Leadership with heart, mind, and soul

Investing in Yourself

Added on by Sam Davidson.

Investment can be a great - but risky - way to create wealth. Whether you want to speculate in commodities, put some money in mutual funds, or write a check to a start-up, investing via ownership can make you lots of money (or cause you to lose it).

Of course, doing nothing creates nothing. While stockpiling cash under a mattress means you probably won't lose it if a company goes under, that money won't be making more money, either.

It's up to you whether or not to invest, but there's one entity that not investing in will make things worse - yourself.

Each of us has ample chances to invest in ourselves. A college degree, continuing education, conference attendance, reading books, sharing ideas, networking - these are all chances to invest in ourselves.

Each opportunity costs money, but if they cause your asset - you - to appreciate, it's money well spent.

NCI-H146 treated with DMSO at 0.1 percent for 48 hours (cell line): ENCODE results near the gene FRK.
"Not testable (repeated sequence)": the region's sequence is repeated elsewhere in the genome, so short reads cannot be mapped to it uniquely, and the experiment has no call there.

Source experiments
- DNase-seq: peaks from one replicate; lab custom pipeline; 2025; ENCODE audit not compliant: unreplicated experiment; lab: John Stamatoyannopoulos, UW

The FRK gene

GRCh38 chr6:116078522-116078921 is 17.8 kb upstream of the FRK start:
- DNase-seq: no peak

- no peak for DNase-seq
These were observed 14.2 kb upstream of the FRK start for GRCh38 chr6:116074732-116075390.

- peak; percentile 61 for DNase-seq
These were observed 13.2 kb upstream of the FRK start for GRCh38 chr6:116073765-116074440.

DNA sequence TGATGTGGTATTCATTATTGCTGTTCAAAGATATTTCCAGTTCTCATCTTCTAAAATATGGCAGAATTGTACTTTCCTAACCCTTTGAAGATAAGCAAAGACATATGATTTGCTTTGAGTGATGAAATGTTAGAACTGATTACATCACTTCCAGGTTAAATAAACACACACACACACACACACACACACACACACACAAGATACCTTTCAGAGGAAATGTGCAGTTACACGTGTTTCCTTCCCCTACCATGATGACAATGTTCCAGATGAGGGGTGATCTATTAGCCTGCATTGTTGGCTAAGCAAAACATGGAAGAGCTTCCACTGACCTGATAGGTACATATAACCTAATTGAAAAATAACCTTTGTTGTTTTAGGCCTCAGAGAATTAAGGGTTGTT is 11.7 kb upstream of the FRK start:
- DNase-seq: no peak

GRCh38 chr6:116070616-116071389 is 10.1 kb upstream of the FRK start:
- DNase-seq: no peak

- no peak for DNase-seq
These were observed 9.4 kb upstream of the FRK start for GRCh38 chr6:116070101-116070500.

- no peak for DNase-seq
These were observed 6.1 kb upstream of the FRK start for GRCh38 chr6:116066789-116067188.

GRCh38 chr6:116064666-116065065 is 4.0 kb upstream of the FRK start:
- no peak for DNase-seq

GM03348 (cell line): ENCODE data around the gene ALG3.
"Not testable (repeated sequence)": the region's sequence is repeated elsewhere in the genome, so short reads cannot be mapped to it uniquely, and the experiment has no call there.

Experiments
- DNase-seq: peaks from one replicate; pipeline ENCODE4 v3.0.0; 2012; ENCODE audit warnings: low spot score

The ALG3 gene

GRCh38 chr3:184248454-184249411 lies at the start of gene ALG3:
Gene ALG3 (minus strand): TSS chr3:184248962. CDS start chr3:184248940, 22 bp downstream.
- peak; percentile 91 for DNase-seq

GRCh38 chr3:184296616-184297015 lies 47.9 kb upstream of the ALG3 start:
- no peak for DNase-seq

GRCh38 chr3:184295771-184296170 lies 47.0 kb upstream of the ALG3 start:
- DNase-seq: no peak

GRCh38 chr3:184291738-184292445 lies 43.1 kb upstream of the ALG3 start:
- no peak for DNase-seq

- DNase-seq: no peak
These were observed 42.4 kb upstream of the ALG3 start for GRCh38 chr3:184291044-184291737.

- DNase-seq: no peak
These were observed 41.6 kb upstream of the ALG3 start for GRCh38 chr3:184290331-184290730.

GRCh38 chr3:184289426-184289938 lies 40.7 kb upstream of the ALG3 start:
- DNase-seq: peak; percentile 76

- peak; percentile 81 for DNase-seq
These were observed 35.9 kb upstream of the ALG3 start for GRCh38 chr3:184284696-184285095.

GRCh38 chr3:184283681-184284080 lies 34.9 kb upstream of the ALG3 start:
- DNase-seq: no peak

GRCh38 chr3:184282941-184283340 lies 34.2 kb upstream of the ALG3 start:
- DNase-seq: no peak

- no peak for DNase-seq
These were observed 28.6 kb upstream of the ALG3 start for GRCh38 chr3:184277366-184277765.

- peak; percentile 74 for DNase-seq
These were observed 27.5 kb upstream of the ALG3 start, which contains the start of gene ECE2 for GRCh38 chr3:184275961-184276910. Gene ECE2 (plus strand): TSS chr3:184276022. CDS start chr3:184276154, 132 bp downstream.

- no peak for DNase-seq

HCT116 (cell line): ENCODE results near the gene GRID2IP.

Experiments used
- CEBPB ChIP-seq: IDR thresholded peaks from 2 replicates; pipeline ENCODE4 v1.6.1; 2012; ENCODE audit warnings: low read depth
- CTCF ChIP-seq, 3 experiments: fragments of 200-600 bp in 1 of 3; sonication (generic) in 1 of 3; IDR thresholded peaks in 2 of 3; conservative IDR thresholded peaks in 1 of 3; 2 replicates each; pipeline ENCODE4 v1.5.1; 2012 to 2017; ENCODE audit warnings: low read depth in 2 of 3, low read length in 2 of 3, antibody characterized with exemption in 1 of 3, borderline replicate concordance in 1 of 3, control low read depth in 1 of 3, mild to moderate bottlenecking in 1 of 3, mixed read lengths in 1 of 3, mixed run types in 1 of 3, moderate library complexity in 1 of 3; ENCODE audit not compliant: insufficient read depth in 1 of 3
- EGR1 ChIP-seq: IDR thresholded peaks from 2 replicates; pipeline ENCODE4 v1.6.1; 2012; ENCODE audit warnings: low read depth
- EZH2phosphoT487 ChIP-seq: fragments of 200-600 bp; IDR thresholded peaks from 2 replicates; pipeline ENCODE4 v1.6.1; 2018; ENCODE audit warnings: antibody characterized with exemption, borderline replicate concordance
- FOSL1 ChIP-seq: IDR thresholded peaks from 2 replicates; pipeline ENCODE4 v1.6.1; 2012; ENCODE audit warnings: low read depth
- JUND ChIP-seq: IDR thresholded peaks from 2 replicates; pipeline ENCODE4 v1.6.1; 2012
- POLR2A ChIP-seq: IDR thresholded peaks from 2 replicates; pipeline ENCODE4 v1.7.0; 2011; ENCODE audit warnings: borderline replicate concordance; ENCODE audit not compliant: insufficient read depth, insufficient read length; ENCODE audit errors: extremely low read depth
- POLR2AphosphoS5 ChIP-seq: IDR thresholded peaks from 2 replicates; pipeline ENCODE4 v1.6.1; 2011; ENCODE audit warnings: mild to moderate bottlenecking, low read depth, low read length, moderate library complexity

Every year, I invest in myself and spend money and time meeting people, traveling, producing videos, and buying advertising so that I can get more speaking gigs, build my network, and grow the depth and breadth of my business. I consider it all an investment and so far, the returns are great.

I also love to see when companies invest in themselves, especially companies I'm a part of. That's why I want to turn your attention now to this job posting from CAMPUSPEAK, the agency that represents me when I speak to college students.

CAMPUSPEAK has posted an entry-level sales job, working in a fun environment with people and a business that makes a difference. You get to live in Colorado. You'll learn a lot. And best of all, you're working with a company that will invest in you. You can know this because it's willing to invest in itself by spending money on a position like this, growing its team so it can keep doing what it's doing well.

Learn more about the job and if it's right for you, apply.

And let this be a lesson that the companies worth working for are those willing to do what it takes to grow, get better, and be around for a very long time. Any company - or person - not willing to invest in itself is one you should be cautious of because its best days are behind it.